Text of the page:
Stratfor: The Iranian Election and the Revolution Test
Source Robert Naiman
Date 09/06/23/15:13

The Iranian Election and the Revolution Test
By George Friedman

SUCCESSFUL REVOLUTIONS HAVE three phases. First, a strategically
located single or limited segment of society begins vocally to express
resentment, asserting itself in the streets of a major city, usually
the capital. This segment is joined by other segments in the city and
by segments elsewhere as the demonstration spreads to other cities and
becomes more assertive, disruptive and potentially violent. As
resistance to the regime spreads, the regime deploys its military and
security forces. These forces, drawn from resisting social segments
and isolated from the rest of society, turn on the regime, and stop
following the regimeís orders. This is what happened to the Shah of
Iran in 1979; it is also what happened in Russia in 1917 or in Romania
in 1989.

Revolutions fail when no one joins the initial segment, meaning the
initial demonstrators are the ones who find themselves socially
isolated. When the demonstrations do not spread to other cities, the
demonstrations either peter out or the regime brings in the security
and military forces ó who remain loyal to the regime and frequently
personally hostile to the demonstrators ó and use force to suppress
the rising to the extent necessary. This is what happened in Tiananmen
Square in China: The students who rose up were not joined by others.
Military forces who were not only loyal to the regime but hostile to
the students were brought in, and the students were crushed.

A Question of Support

This is also what happened in Iran this week. The global media,
obsessively focused on the initial demonstrators ó who were supporters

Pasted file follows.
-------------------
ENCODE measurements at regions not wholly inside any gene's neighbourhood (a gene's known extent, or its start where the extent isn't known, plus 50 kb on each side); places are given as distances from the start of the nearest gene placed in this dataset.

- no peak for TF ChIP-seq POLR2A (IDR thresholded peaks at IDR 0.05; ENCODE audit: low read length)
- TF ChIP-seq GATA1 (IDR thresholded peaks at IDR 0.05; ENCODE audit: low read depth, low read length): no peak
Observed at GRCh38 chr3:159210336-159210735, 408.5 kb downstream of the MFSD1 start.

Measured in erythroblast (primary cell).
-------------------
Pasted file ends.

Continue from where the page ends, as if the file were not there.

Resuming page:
of Iranian President Mahmoud Ahmadinejadís opponents ó failed to
notice that while large, the demonstrations primarily consisted of the
same type of people demonstrating. Amid the breathless reporting on
the demonstrations, reporters failed to notice that the uprising was
not spreading to other classes and to other areas. In constantly
interviewing English-speaking demonstrators, they failed to note just
how many of the demonstrators spoke English and had smartphones. The
media thus did not recognize these as the signs of a failing

Later, when Ayatollah Ali Khamenei spoke Friday and called out the
Islamic Revolutionary Guard Corps, they failed to understand that the
troops ó definitely not drawn from what we might call the ďTwittering
classes,Ē would remain loyal to the regime for ideological and social
reasons. The troops had about as much sympathy for the demonstrators
as a small-town boy from Alabama might have for a Harvard postdoc.
Failing to understand the social tensions in Iran, the reporters
deluded themselves into thinking they were witnessing a general
uprising. But this was not St. Petersburg in 1917 or Bucharest in 1989
ó it was Tiananmen Square.

In the global discussion last week outside Iran, there was a great
deal of confusion about basic facts. For example, it is said that the
urban-rural distinction in Iran is not critical any longer because
according to the United Nations, 68 percent of Iranians are urbanized.
This is an important point because it implies Iran is homogeneous and
the demonstrators representative of the country. The problem is the
Iranian definition of urban ó and this is quite common around the
world ó includes very small communities (some with only a few thousand
people) as ďurban.Ē But the social difference between someone living
in a town with 10,000 people and someone living in Tehran is the
difference between someone living in Bastrop, Texas and someone living
in New York. We can assure you that that difference is not only vast,
but that most of the good people of Bastrop and the fine people of New
York would probably not see the world the same way. The failure to
understand the dramatic diversity of Iranian society led observers to
assume that students at Iranís elite university somehow spoke for the
rest of the country.

Tehran proper has about 8 million inhabitants; its suburbs bring it to
about 13 million people out of Iranís total population of 70.5
million. Tehran accounts for about 20 percent of Iran, but as we know,
the cab driver and the construction worker are not socially linked to
students at elite universities. There are six cities with populations
between 1 million and 2.4 million people and 11 with populations of
about 500,000. Including Tehran proper, 15.5 million people live in
cities with more than 1 million and 19.7 million in cities greater
than 500,000. Iran has 80 cities with more than 100,000. But given